How many cucumbers can one human eat? can your vegetable drawer fit one more cherry tomato?
If you are lucky to have to worry about answers to these questions, then you are probably trying to figure out ways to utilize the abundance of your 2011 crops.
Whether it’s being inventive, frugal or benevolent, here are a few ideas on what to do with your bounty:
* ICE, ICE BABY — Freeze your crops for use in the winter months. Slice up those red, green and yellow peppers — or whatever you’ve grown — put them in a plastic bag and throw them in the freezer. In February, when it’s 0 degrees outside, chuck a few of those beauties in a frying pan for the taste and smell of summer.
* PUBLIC RELATIONS — Make friends with your neighbors — and score points with your relatives — by offering some of your bounty to them. A couple of ears of corn here, a few zucchini there, can go a long way toward keeping everyone happy.
* DIVIDE AND CONQUER — Autumn is the perfect time to split perennials (temperatures are cooler and there is still time for plants to establish roots). Fill in your garden in a hurry — and spend no money — by breaking up large existing plants and transplanting them elsewhere. Black-eyed Susans, hostas and bee balm are a few plant varieties that are perfect for dividing. Oh, and don’t forget your neighbors and relatives when handing out the offspring.
* SAY IT WITH FLOWERS — Gather up all those late-blooming flowers and hangers-on and treat your favorite person to a late-summer bouquet. There should still be a few sunflowers, zinnias and wildflowers around to bunch up and brighten someone’s day.
* NATURE PRESERVES — If fresh-cut flowers aren’t quite your cup of tea, gather some dried flowers and herbs and reuse them. Herbs can be frozen or dried and kept to add to recipes. Flower petals can be used in sachets. And seeds, from both your favorite flowers and herbs, can be planted again next year.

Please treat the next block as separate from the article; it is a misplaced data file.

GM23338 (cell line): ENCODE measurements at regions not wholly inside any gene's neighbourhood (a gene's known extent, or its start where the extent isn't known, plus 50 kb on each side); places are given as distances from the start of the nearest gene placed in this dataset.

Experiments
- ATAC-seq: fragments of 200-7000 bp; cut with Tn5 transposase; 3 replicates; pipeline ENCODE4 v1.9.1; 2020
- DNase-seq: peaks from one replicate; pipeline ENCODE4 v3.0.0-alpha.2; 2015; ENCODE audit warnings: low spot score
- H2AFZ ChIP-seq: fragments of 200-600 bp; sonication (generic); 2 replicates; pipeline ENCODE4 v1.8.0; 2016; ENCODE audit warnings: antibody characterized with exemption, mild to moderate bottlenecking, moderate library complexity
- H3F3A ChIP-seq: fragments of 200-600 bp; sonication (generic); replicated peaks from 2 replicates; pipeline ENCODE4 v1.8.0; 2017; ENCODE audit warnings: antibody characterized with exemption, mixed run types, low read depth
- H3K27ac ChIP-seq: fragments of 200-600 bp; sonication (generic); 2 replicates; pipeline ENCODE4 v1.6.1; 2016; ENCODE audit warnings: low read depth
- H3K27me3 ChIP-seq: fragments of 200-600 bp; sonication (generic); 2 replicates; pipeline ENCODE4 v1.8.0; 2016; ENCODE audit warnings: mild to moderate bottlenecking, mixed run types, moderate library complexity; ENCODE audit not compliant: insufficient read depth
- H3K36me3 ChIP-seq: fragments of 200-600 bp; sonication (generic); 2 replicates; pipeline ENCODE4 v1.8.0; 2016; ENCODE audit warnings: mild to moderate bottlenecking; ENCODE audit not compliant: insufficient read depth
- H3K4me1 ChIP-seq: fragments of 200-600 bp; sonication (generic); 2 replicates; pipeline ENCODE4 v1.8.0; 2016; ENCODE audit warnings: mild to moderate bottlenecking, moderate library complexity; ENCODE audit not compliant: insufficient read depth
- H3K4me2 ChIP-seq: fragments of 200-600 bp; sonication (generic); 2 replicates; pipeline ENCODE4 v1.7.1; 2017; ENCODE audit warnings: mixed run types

* PAY IT FORWARD — these have been trying times for many North Jerseyans. your bounty of fresh fruits or vegetables could help a family that may be down on its luck or washed out from the flooding. If you don’t know where the nearest food pantry is, head to ampleharvest.org for information.
This just in: according to the 2012 old Farmer’s Almanac, the end of the Mayan calendar on Dec. 21, 2012, will not mark the end of the world.
That’s just some of the good news coming out of the latest edition of the 219-year-old almanac.
Other useful information in the 2012 edition includes tips on hydroponic gardening, home remedies from the hives, macaroni and cheese recipes, and, of course — one of the first things that most almanac readers look for — the “80 percent accurate” weather forecasts.
The 258-page softcover book sells for $5.99.
Information: 800-almanac or almanac.com/shop.
COMPOSTINGS: Bergen Bonsai Society will hold its next monthly meeting at 9:45 a.m. on Sept. 18 at the Nature Center, 154 Ruckman Road, Closter. The guest artist for this meeting is Eric Auger from Montreal Botanical Gardens. He will demonstrate all the finishing touches required for exhibiting bonsai plants in a show. Information: 201-569-8731 or visit bergenbonsai.com. … at the Sept. 27 meeting of the Bergen County Master Gardeners, Nancy Bristow, manager of the wildflower garden at the new Jersey State Botanical Garden, will present a slide program on new Jersey ferns. she will feature both native and non-native ferns that grow in different areas of new Jersey. The meeting starts at 7:30 p.m. at the county administration building, 1 Bergen Plaza, County Place, Hackensack, in the first floor meeting room. Information: 201-768-1856 or mgofbc.org.
E-mail: email@example.com. for the latest in gardening news, head to Ray’s garden blog at northjersey.com/compostings or follow him @ twitter.com/njgardening.